The New York Times bestselling author of Wench returns to the Civil War era to explore the next chapter of history---the trauma of the War and the end of slavery---in this powerful story of love and healing about three people who struggle to overcome the pain of the past and define their own future.
The Civil War has ended, and Madge, Sadie, and Hemp have each come to Chicago in search of a new life.
Born with magical hands, Madge has the power to discern others' suffering, but she cannot heal her own damaged heart. To mend herself and help those in need, she must return to Tennessee to face the women healers who rejected her as a child.
Sadie can commune with the dead, but until she makes peace with her father, she, too, cannot fully engage her gift.
Searching for his missing family, Hemp arrives in this northern city that shimmers with possibility. But redemption cannot be possible until he is reunited with those taken from him.
In the bitter aftermath of a terrible, bloody war, as a divided nation tries to come together once again, Madge, Sadie, and Hemp will be caught up in a desperate unexpected battle for survival in a community desperate to lay the pain of the past to rest.
Beautiful in its historical atmosphere and emotional depth, Balm is a stirring novel of love, loss, hope, and reconciliation set during one fo the most critical periods in American history.
In her debut, Perkins-Valdez eloquently plunges into a dark period of American history, chronicling the lives of four slave women---Lizzie, Reenie, Sweet and Mawu---who are their masters' mistresses. The women meet when their owners vacation at the same summer resort in Ohio. There, they see free blacks for the first time and hear rumors of abolition, sparking their own desires to be free. For everyone but Lizzie, that is, who believes she is really in love with her master and he with her.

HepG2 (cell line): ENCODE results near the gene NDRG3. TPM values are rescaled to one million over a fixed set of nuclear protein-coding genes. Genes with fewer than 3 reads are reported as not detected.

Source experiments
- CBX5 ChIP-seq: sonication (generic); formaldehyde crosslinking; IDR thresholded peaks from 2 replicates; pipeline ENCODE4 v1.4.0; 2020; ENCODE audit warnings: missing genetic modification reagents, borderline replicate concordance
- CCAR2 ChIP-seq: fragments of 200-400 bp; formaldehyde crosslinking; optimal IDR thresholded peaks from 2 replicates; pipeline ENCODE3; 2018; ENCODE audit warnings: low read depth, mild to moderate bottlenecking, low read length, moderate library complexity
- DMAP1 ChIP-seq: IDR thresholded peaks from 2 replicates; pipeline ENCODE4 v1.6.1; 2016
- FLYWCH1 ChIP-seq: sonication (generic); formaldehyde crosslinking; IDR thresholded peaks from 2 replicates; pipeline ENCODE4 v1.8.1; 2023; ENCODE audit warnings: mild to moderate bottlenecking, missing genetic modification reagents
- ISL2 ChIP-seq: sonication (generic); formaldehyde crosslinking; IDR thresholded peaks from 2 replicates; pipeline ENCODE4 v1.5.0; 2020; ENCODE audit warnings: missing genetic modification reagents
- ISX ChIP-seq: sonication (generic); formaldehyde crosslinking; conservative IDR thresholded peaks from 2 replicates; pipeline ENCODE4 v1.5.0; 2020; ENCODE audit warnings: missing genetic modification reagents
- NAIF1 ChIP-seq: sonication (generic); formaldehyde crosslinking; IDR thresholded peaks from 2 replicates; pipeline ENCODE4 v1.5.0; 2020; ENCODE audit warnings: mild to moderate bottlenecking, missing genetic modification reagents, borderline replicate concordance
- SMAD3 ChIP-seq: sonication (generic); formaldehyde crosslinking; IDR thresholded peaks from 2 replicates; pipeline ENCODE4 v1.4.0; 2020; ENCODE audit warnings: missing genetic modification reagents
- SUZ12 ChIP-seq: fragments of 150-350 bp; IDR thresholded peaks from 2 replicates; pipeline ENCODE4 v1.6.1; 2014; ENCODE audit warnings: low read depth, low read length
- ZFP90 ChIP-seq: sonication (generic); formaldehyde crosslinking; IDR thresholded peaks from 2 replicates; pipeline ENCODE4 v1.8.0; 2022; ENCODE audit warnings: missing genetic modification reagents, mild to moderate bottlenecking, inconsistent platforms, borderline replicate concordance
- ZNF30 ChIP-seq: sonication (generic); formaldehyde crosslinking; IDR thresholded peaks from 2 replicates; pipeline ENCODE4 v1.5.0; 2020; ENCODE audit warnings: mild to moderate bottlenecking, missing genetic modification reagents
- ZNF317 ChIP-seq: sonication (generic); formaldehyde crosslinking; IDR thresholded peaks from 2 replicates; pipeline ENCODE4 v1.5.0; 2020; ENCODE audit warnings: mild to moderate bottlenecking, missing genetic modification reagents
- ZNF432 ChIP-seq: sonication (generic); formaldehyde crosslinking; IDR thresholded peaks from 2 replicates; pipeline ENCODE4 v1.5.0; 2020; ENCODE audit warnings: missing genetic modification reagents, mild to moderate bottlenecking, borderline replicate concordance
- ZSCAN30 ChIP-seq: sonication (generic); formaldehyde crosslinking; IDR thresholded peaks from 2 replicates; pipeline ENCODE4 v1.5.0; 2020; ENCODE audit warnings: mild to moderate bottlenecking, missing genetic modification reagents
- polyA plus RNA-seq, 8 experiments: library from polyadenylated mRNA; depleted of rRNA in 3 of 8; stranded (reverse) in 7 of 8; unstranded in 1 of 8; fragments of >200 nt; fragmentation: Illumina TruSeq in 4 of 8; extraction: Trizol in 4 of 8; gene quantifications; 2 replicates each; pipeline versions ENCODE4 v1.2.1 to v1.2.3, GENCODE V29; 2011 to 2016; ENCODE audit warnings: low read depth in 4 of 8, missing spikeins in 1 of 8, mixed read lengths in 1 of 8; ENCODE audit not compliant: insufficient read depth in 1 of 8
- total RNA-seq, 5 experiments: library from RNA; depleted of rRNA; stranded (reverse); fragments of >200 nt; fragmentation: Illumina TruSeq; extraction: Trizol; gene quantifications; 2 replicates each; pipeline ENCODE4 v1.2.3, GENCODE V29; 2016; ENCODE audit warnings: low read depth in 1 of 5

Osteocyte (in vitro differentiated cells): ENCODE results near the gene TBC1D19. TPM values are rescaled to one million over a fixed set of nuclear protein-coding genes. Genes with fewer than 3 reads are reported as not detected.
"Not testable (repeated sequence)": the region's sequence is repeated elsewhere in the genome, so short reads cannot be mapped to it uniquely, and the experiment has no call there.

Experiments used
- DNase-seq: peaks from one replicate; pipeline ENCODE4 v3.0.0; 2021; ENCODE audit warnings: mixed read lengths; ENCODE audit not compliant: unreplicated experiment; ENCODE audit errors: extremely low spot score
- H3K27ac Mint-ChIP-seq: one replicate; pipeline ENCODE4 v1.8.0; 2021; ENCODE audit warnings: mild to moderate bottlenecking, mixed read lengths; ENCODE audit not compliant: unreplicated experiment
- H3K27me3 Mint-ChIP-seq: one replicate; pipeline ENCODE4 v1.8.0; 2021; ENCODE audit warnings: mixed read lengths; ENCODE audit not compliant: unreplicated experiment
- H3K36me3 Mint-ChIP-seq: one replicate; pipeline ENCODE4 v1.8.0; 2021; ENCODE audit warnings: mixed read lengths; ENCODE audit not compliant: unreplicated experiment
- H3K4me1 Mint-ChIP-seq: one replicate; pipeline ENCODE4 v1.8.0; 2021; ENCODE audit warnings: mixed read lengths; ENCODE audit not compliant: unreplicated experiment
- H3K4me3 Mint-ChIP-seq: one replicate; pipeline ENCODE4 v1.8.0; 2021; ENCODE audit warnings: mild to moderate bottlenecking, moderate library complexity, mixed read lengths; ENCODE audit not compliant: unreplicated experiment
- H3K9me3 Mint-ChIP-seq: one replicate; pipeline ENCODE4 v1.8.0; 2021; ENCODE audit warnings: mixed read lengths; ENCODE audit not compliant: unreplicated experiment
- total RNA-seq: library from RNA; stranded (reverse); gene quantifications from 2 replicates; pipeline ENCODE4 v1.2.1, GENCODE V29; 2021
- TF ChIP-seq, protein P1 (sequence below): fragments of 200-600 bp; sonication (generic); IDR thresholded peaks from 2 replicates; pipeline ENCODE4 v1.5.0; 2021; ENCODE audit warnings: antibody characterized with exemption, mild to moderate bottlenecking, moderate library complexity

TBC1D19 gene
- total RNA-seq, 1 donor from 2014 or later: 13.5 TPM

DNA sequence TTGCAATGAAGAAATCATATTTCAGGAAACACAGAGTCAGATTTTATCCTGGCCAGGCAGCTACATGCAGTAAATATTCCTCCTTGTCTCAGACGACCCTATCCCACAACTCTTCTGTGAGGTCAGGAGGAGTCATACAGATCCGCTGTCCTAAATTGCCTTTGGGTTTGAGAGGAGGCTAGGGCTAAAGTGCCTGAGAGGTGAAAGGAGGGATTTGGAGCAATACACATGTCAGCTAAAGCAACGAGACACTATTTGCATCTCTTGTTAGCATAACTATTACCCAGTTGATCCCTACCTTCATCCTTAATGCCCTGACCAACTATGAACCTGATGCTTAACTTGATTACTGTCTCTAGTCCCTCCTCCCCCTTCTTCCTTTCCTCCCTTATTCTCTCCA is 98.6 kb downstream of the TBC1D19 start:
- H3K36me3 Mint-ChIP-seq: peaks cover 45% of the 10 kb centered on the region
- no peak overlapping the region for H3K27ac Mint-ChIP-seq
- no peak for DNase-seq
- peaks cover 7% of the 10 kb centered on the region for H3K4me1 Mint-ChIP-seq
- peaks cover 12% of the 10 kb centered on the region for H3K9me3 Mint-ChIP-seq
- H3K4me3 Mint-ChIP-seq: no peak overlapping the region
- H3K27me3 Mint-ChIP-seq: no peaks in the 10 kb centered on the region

Reenie is the half-sister of her owner, a cruel man who passes her along to the resort manager. Sweet is pregnant and has a relatively amiable relationship with her master, until he refuses to allow her to return home to bury her children after a cholera outbreak. Mawu is a wild red-haired woman bent on freedom from a cruel and violent owner.
Frustrations mount as the women consider their options. But they are guilt-ridden about the prospect of leaving their children behind. The women rely on each other for support as they come together for three summers, catching up on their lives of woe and occasional joy.
Drawing on research about an actual historical resort that eventually became the country's first predominantly black private college, Wilberforce University, Wench explores the complexities of relationships in slavery and the abiding comfort of women's friendships.